[0083] The method 400 continues at step 409, where if the authentication metadata has been altered then the method 400 concludes. The determination of whether or not the authentication metadata has been altered is made based on the condition of the MetadataModified state variable as will be explained in detail below. Otherwise the method 400 continues at the next step 411, where the authenticity of the image data associated with the image file is tested by the processor 205 and the process concludes. The processor 205 determines whether the image has been modified at step 411 based on the condition of the ImageModified state variable as will be described in detail below with reference to FIG. 7(b).

[0084]FIG. 5 is a flow diagram showing the process of step 403. The process of step 403 is implemented as software, such as an application program executed by the processor 205 of the still image camera 200 and being stored in the hard disk drive 210. Again, the method 500 can be implemented as an application program executing within the computer system 900 and being stored on the hard disk drive 910. The process begins at sub-step 501, where if the image file stored in memory 206 contains authentication metadata then the process of step 403 concludes. Otherwise, if no authentication metadata is found, then the subsequent sub-steps of step 403 determine whether the authentication metadata has been removed or lost in some way and whether the authentication metadata is recoverable. At sub-step 503, an attempt is made to extract watermark data from the image file and if the image file contains a watermark then the variable, WMValue, is set. At the next sub-step 505, if the processor 205 determines that no watermark data can successfully be extracted from the image data then a dissociation of the metadata from the image data is performed by the processor 205 and the process of step 403 concludes. If however, watermark data was able to be recovered from the image data at sub-step 505 then the process proceeds to sub-step 507 where a test is performed by the processor 205 to determine, from the recovered watermark data whether, at the time of watermarking, authentication metadata was written to the image file. At sub-step 507, if authentication metadata was originally written to the image file then the state of the “fileModified” authentication state variable is set to true at the next sub-step 509. Otherwise, the process of step 403 concludes. Based on the identifier metadata contained in the watermark, the original metadata for the image data, which includes authentication metadata, may be recovered from a metadata database stored on the hard disk drive 210. The presence and or accessibility of such a database is tested for at the next sub-step 511. If no authentication metadata can be recovered from such a database, at sub-step 511, then the process of step 403 concludes. If such a database is available at sub-step 511, then the metadata is retrieved from the database at the next sub-step 513 and the process of step 403 concludes.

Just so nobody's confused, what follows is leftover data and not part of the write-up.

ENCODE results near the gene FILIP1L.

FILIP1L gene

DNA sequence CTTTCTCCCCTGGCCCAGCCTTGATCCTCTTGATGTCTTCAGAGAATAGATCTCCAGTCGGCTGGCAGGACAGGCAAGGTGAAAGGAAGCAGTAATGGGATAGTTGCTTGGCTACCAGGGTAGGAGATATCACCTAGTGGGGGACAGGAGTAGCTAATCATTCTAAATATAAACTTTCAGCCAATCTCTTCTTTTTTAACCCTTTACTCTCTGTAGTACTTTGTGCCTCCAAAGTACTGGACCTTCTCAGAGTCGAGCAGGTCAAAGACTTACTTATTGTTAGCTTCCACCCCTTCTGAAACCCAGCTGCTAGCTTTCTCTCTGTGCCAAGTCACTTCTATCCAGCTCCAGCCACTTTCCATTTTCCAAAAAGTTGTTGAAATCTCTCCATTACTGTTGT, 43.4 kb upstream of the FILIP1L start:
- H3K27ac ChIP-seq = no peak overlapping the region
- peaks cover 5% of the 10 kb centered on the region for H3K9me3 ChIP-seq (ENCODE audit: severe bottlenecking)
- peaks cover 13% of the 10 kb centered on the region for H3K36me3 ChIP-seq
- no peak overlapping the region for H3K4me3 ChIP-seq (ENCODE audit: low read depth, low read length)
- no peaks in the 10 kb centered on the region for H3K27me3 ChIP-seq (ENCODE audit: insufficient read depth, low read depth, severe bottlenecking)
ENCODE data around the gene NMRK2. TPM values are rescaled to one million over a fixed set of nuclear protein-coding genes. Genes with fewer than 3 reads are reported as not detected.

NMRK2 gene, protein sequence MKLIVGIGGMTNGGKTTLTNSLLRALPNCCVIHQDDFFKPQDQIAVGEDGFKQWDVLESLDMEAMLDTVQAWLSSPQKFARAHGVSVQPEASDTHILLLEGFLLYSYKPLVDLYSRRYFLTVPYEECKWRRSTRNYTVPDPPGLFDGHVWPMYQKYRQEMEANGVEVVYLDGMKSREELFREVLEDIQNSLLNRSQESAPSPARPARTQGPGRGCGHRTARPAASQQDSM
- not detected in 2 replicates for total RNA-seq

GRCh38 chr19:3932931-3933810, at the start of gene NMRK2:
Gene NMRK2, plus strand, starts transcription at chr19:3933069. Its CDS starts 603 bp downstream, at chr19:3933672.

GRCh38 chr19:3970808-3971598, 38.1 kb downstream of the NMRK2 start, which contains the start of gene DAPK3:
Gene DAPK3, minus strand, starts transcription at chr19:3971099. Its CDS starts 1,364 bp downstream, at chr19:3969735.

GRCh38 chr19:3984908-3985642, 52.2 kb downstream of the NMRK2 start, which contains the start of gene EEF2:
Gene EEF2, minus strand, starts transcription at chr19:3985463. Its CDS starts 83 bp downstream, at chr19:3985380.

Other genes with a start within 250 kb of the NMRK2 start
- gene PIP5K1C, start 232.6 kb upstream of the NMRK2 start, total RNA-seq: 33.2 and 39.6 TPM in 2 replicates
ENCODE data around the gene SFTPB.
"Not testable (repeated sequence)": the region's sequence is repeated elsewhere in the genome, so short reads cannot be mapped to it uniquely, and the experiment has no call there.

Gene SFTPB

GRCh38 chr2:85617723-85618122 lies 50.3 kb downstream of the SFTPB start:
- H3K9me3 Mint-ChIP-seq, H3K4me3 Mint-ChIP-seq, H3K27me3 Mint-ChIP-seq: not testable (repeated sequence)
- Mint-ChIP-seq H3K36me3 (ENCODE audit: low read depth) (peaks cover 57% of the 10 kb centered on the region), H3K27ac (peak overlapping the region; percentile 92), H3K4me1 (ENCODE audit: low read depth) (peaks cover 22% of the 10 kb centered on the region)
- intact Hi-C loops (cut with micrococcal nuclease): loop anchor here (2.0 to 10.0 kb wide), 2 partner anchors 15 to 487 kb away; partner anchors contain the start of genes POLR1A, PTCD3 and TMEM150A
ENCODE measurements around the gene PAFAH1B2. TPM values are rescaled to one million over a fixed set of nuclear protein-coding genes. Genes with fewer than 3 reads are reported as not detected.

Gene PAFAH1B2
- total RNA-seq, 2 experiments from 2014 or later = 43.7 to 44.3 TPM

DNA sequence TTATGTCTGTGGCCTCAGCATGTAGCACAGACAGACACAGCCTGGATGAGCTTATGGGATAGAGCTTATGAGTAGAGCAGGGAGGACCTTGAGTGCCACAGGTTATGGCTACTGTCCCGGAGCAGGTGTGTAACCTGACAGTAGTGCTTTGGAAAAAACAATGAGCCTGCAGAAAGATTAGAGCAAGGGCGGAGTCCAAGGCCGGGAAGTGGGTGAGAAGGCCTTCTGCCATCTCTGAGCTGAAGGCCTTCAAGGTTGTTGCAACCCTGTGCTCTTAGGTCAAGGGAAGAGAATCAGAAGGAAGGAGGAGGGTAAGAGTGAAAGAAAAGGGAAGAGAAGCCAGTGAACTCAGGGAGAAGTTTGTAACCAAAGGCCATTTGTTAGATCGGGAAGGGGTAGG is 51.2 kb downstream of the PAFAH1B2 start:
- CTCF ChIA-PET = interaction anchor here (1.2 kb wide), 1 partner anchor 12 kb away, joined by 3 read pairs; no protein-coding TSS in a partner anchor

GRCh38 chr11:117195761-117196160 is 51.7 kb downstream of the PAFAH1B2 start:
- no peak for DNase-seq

[0085] One advantage of the process of step 403 as described above with reference to FIG. 5 is that watermark data is not decoded unless it is required for the purpose of verifying the absence of authentication metadata. This is particularly advantageous in an implementation where performance is important.

[0086] In accordance with a further advantageous implementation, the process of step 403 can be configured to detect whether metadata from a different image file has been substituted or whether forged metadata has been inserted into the image file stored in the hard disk drive 210. However, such additional verification requires that the watermark data associated with an image file be decoded for every authentication. FIG. 6 shows a method 600 of testing for metadata availability and for determining the origin of the metadata associated with an image file stored on the hard disk drive 210. Again, the method 600 can be implemented as an application program executing within the computer system 900 and being stored on the hard disk drive 910. The method 600 is implemented as software, such as an application program executed by the processor 205 of the still image camera 200 and being stored on the hard disk 210 The method 600 begins at step 601, where the processor 205 attempts to extract watermark data from the image file and if the image file contains a watermark then the variable, WMValue, is set. At the next step 603, if the processor 205 determines that no watermark data can successfully be extracted from the image file then a dissociation of the metadata from the image data of the image file is performed by the processor 205 and the method 600 concludes. If however, the processor 205 determines that watermark data can be recovered from the image file at step 603 then the method 600 proceeds to step 605 where a test is performed to determine the legitimacy of a metadata binding associated with the image file. This test involves two determinations. Firstly, a determination is made as to whether or not authentication metadata is associated with the watermark present in the image file. Secondly, a determination is made as to whether the identifier encoded in the watermark matches the identifier contained in the metadata. If the metadata binding present in the image file is legitimate then the status of the “FileModified” authentication state variable is tested at step 607. Otherwise, the method 600 proceeds to step 604, where the value of the “FileModified” state variable is set to “true”. In this case it may be possible, based on the identifier data contained in the watermark, that the original metadata for the image data of the image file, which includes authentication metadata, can be recovered from a metadata database. Such a metadata database can be stored on the hard disk drive 210. Alternatively, the metadata database can be stored on a remote computer such as the computer 900 and accessed via the network 220. Still further, in the instance where the methods 400 to 800 are being implemented on a computer such as the computer 900, the metadata database can be stored in the hard disk drive 910 or on the hard disk drive (not shown) of a further remote computer accessed via the network 220. The presence and or accessibility of such a database is tested for at the next step 613. If the processor 205 determines that authentication metadata cannot be recovered, at step 613, then the method 600 concludes. However, if a database is accessible at step 613 then the authentication metadata is retrieved from the database at the next step 615 prior to the method 600 returning to step 605.